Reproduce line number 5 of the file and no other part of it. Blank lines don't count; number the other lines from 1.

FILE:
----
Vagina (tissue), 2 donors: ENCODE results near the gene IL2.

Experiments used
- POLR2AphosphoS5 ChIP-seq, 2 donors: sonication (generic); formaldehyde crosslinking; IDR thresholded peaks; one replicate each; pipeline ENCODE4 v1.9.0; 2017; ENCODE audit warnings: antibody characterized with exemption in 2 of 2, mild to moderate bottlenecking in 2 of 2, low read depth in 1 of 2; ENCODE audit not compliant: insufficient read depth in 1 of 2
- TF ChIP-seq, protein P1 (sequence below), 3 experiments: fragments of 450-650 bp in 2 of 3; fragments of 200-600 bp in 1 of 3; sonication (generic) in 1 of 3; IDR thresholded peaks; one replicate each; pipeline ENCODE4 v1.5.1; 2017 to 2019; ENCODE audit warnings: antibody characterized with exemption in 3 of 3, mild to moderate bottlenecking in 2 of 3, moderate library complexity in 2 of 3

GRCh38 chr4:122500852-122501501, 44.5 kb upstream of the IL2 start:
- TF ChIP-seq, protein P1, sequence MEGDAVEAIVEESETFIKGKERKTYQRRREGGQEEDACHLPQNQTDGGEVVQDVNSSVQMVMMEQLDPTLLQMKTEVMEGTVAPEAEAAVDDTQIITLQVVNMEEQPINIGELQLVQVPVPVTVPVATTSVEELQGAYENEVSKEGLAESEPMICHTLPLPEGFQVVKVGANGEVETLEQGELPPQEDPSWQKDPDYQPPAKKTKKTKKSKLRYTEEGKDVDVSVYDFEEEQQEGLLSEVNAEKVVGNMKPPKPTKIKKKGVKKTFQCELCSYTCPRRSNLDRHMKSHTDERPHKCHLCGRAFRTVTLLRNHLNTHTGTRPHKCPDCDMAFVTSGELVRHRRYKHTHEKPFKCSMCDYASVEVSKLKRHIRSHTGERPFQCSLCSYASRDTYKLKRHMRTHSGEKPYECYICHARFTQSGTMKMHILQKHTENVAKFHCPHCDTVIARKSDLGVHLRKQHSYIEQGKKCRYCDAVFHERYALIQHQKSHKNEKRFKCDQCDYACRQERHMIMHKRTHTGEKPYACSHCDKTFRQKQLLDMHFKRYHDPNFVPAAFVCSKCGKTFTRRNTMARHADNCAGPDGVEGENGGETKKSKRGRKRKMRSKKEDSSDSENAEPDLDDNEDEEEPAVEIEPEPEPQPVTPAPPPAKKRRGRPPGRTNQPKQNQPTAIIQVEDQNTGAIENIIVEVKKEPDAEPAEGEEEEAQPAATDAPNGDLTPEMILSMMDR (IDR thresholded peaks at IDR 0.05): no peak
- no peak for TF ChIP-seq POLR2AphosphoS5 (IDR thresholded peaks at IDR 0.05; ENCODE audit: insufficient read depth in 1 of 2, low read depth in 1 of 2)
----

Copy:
GRCh38 chr4:122500852-122501501, 44.5 kb upstream of the IL2 start: